Phone a friend. Surrounding yourself with positive people is a key way to practice “emotional hygiene.” Enlist the support of a good friend and plan an evening or afternoon out. There is nothing like some good girlfriend time to remind you of how wonderful you are.

Work out! Exercise is a proven mood lifter and is essential to maintaining one’s physical health. It is an excellent way to demonstrate self-care. You don’t have to join a gym or go to a class—start with a walk outside. Go for a run. Climb the stairs in your house. Rent an exercise DVD. It doesn’t matter what you do—just move your body and you will feel better.

Make someone else’s day. Another great way to elevate your own mood and to feel encouraged about your situation is to do something for someone else. Make and send Valentine’s Day cards for our servicemen and women who are away from their families. Plan and host a Valentine’s Day party at a women and children’s shelter. Volunteer at an animal shelter. Serve meals to the homeless. Bake cookies, and take them to your local firehouse or police station. Send thank-you letters to your children’s teachers.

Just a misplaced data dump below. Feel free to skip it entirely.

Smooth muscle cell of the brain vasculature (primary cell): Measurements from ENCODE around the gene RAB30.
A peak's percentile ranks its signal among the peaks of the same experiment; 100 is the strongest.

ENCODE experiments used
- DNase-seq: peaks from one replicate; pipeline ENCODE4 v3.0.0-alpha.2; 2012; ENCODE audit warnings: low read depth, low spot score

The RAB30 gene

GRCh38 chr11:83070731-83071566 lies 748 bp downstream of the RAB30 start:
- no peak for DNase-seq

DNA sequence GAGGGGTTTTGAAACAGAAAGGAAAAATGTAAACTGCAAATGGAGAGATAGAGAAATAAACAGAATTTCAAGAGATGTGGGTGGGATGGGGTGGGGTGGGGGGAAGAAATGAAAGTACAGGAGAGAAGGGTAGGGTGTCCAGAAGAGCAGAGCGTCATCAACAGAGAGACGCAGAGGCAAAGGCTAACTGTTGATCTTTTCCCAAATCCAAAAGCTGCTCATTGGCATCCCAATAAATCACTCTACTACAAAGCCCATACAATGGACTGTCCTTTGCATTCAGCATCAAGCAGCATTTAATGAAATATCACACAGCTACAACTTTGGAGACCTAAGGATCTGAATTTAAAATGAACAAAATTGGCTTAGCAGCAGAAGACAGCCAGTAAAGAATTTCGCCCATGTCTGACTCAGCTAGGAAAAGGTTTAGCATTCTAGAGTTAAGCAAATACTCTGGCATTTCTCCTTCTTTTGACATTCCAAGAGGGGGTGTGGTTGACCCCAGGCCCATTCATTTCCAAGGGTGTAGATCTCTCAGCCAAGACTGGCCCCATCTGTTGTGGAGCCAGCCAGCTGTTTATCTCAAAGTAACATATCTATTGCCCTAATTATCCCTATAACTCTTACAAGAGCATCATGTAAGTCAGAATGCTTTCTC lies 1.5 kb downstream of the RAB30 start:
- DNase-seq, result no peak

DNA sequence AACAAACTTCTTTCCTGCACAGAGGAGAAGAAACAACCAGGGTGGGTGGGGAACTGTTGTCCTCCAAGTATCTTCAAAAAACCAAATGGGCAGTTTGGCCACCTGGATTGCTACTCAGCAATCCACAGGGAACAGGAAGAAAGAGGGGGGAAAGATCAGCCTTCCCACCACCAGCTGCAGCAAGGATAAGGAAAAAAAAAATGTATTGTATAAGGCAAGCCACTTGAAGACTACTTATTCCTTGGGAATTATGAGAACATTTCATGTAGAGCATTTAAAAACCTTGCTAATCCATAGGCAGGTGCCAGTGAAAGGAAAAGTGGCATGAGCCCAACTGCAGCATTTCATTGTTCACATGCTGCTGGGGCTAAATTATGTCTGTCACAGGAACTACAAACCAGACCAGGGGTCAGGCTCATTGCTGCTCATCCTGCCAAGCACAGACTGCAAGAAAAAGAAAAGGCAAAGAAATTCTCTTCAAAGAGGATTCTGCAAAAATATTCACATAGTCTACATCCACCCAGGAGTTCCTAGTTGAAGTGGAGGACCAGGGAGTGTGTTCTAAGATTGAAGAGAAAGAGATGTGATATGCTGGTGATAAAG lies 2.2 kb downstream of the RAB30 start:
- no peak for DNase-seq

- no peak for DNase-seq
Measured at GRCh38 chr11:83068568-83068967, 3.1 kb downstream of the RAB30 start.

Holidays can be difficult for divorced single moms, and Valentine’s Day is no exception. Creating new traditions on these special days is an excellent strategy for combating the blues and building a wonderful new life for you and your children. This Valentine’s Day is the perfect occasion to start the tradition of celebrating your love for yourself. Filling up your “love tank” will give you plenty of love to pour out on those around you.

Happy Valentine’s Day!

The post How Divorced, Single Moms Can Have A Splendid Valentine’s Day appeared first on Divorced Moms.

Read More –>